By Nate Chinen
“Jazz built for arenas.”
A friend and former rock critic shared this admiring assessment of Sons of Kemet, after seeing the band for the first time at this year’s Big Ears Festival. There’s obviously truth in it: Over the last eight years, Sons of Kemet has not only fueled the fires of a raging London jazz scene; it has also scaled up the pyrotechnics, in strictly musical terms.
With Shabaka Hutchings on tenor saxophone, Theon Cross on tuba, and Eddie Hick and Tom Skinner on drums, it’s a hardy combustion engine that also feels like a breathing organism. Arenas, sure, but this is also jazz built for street parties. And certain proudly eclectic fests.
At Big Ears in Knoxville, Tenn., Sons of Kemet brought its exultant blend of carnival rhythm, club abandon and jazz improv to a midnight show that packed The Mill & Mine, a cavernous room that once housed the Industrial Belting and Supply Company. The set drew from a knockout recent album, Your Queen Is a Reptile, but with a spirit of freedom in the moment — whatever setting you think suits it best, it’s music made for a perpetual now.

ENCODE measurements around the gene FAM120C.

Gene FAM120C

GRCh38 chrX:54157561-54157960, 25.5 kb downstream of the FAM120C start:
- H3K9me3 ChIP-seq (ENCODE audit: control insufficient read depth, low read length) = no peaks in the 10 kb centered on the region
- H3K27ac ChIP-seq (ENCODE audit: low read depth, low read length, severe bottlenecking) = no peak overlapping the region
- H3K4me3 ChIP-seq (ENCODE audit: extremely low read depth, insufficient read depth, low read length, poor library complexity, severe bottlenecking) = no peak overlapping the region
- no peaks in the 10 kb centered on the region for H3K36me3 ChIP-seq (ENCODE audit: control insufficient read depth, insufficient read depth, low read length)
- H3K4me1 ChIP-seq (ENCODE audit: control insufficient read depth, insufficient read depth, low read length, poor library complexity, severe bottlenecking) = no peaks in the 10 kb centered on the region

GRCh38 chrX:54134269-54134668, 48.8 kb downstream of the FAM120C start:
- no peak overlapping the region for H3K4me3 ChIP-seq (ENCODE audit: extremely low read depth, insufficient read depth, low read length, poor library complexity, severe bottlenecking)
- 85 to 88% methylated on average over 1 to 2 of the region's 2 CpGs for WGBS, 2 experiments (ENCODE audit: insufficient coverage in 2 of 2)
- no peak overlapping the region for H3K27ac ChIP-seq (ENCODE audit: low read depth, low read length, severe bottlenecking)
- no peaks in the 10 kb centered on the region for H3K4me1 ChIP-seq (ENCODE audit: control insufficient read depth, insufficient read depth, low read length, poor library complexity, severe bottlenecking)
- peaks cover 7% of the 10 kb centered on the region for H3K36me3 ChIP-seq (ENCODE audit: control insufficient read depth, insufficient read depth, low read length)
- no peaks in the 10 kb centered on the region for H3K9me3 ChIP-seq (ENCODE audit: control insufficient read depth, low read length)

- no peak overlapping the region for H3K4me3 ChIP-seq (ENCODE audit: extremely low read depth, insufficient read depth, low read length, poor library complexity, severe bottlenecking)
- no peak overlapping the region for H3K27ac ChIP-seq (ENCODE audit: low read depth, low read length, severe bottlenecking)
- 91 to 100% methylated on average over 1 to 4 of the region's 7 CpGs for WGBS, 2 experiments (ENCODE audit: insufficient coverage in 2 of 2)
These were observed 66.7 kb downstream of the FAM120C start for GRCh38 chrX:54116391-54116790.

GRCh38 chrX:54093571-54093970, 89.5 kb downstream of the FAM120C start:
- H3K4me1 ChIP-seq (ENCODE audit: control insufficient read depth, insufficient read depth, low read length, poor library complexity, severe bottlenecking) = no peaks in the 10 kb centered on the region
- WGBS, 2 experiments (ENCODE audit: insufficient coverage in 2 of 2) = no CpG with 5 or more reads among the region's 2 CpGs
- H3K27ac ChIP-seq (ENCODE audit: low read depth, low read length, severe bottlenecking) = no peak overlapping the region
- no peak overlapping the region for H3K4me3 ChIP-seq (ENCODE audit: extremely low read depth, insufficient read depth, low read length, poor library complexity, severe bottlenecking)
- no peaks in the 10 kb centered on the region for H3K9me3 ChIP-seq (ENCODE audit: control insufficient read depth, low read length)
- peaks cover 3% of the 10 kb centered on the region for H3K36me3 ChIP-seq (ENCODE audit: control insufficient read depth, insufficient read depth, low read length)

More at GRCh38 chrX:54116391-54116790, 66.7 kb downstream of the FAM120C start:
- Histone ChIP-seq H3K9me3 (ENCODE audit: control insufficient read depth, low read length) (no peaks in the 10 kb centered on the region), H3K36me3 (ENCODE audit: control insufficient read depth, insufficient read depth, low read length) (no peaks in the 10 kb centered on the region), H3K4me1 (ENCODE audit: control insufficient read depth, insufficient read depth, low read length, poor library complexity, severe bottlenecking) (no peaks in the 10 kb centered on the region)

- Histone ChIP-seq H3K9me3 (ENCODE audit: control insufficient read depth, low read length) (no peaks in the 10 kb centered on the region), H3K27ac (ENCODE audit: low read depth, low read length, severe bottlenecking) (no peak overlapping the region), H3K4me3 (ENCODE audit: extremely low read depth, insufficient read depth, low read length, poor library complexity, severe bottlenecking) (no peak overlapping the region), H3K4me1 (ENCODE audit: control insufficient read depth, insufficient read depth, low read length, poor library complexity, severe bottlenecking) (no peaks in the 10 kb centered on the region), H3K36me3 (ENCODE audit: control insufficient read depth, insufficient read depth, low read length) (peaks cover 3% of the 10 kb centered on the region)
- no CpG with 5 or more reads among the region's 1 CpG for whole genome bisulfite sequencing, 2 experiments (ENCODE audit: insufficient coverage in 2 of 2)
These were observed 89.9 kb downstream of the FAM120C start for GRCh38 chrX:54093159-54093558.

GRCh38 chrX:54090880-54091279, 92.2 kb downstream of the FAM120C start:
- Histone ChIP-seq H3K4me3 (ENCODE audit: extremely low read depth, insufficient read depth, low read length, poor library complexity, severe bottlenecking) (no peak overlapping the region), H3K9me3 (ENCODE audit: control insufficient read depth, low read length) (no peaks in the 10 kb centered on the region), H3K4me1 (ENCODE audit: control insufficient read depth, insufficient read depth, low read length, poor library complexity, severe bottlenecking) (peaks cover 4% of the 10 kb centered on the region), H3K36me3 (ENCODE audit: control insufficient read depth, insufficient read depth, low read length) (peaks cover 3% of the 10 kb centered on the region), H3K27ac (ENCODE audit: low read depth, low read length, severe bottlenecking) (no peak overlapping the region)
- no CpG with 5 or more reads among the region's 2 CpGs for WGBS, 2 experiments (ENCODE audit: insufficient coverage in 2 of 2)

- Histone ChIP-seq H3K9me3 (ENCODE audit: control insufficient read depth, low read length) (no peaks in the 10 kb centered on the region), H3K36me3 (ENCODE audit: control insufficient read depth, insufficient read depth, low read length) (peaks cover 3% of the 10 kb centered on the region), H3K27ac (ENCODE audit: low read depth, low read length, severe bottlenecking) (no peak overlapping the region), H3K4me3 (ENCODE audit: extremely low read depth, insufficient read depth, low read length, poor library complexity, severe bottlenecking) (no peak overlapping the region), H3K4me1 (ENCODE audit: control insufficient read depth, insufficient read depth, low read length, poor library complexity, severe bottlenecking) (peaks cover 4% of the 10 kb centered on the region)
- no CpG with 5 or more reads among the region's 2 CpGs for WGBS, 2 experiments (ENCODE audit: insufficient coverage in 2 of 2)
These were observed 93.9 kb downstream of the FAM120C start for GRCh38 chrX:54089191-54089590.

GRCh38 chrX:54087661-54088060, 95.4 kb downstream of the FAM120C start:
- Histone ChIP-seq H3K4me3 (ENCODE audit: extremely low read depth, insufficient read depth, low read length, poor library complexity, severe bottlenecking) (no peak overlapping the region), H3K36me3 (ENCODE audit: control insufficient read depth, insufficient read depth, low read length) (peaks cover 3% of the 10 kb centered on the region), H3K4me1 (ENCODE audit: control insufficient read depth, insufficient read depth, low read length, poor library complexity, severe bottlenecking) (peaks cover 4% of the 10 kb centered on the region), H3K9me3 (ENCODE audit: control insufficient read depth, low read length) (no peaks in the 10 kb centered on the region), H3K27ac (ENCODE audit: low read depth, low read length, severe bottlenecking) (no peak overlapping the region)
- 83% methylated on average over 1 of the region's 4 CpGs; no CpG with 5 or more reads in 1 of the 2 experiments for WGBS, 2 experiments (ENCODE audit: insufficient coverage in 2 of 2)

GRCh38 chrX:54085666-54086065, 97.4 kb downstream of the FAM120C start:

Shabaka Hutchings: saxophone; Theon Cross: tuba; Tom Skinner: drums; Eddie Hick: drums
Producers: Sarah Geledi, Colin Marshall, Katie Simon; Head of Recording: Matt Honkonen; Lead Recording Engineer: Jonathan Maness; Assistant Recording Engineer: Ryan Bear; Concert Audio Mix: David Tallacksen, Josh Rogosin; Concert Video Director: Colin Marshall; Videographers: Tsering Bista, Annabel Edwards, Nickolai Hammar, Kimani Oletu; Editor: Maia Stern; Project Manager: Suraya Mohamed; Senior Producers: Colin Marshall, Katie Simon; Supervising Editors: Keith Jenkins, Lauren Onkey; Executive Producers: Gabrielle Armand, Anya Grundman, Amy Niles; Funded in Part By: The Argus Fund, The Andrew W. Mellon Foundation, The Ella Fitzgerald Charitable Fund, The National Endowment for the Arts, Wyncote Foundation